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Master's Program Ranking Top 100

Social Work ProgramMonmouth University’s Masters of Social Work program (MSW) has been ranked in the top 100 nationwide among 253 institutions based on a recent “2020 Best Graduate Schools” rankings from U.S. News & World Report.

The program was ranked 59th in the health schools' specialties category and second in the state of New Jersey based off eight institutions who offer the program.

It prepares students for advanced practice in clinical social work and in global and community practice.

Robin Mama, Ph.D., Dean of the School of Social Work, explained that when she joined the Monmouth faculty in 1992, social work was combined into a department along with anthropology, sociology, criminal justice, and Africana studies.

The department, however, only had two faculty members including Mama herself, and 65 social work students.

Mama said, “Over the course of a few years, we had many inquiries from alumni and other people from the community as to when we might start an MSW program.”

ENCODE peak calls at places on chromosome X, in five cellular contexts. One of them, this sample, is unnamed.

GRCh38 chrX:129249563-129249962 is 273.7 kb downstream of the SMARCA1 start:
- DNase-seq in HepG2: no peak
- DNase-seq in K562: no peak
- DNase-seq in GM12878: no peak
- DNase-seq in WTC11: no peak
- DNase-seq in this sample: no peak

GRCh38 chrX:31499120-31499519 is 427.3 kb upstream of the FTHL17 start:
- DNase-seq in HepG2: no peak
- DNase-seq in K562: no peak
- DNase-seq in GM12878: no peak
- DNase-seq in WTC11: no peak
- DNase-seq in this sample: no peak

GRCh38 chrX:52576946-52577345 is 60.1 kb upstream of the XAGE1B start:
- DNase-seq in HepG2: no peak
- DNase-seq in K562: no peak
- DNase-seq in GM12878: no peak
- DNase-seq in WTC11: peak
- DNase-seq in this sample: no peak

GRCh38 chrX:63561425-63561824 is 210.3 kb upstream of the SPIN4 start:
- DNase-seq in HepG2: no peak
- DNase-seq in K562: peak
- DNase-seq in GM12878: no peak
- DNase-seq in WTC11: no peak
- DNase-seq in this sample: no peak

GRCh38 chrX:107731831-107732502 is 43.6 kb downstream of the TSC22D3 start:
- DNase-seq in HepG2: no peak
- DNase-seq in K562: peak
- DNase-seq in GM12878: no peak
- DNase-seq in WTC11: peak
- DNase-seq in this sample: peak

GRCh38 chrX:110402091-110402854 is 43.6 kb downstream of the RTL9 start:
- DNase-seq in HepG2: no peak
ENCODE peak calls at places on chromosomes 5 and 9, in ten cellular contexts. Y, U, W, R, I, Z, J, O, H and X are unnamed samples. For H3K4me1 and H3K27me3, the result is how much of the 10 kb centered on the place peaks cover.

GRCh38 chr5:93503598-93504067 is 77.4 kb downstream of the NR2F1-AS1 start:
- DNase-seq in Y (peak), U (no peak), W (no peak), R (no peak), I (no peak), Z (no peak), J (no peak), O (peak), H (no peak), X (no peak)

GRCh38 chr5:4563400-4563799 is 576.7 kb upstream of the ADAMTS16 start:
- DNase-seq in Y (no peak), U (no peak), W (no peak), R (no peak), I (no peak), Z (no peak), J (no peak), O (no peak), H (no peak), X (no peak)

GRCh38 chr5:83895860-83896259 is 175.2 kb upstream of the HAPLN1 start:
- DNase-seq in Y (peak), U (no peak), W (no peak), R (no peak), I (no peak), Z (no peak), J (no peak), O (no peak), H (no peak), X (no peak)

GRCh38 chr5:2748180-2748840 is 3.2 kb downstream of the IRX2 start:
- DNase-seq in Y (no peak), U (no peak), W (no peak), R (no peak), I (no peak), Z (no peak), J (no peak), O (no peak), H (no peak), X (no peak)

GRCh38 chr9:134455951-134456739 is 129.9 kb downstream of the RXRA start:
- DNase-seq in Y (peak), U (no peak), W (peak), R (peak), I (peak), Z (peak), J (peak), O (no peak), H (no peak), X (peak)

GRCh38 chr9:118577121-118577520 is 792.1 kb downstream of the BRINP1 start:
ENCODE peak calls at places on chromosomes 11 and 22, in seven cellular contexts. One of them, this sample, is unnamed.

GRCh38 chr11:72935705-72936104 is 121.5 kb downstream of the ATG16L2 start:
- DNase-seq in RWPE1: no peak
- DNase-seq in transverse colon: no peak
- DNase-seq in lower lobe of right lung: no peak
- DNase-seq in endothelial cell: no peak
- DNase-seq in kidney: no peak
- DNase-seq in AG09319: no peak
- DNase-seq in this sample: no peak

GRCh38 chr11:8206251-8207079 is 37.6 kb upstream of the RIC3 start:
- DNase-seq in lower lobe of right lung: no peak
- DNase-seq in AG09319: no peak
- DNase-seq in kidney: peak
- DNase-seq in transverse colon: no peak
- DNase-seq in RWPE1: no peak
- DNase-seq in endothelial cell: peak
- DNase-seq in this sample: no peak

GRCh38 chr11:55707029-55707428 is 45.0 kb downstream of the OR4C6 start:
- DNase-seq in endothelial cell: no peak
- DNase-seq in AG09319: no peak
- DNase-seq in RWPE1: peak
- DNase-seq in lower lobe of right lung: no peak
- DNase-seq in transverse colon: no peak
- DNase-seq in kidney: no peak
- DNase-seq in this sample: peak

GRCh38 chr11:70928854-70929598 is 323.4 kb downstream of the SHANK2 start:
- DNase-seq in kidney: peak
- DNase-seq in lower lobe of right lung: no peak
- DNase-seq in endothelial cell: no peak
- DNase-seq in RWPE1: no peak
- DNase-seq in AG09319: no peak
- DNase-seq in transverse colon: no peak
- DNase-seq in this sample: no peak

The former Chair of the Department, Mark Rodgers, Ph.D., worked with Mama on their first proposal for this program in 1996. 

Rodgers and Mama started the program in 1998 with the addition of 4 faculty and a Field Director, and 30 students.

“We added another 60 students in the second year of the program and have just been going from there,” Mama added. 

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Contact Information

CAMPUS LOCATION
The Outlook
Jules L. Plangere Jr. Center for Communication
and Instructional Technology (CCIT)
Room 260, 2nd floor

MAILING ADDRESS
The Outlook
Monmouth University
400 Cedar Ave, West Long Branch, New Jersey
07764

Phone: (732) 571-3481 | Fax: (732) 263-5151
Email: outlook@monmouth.edu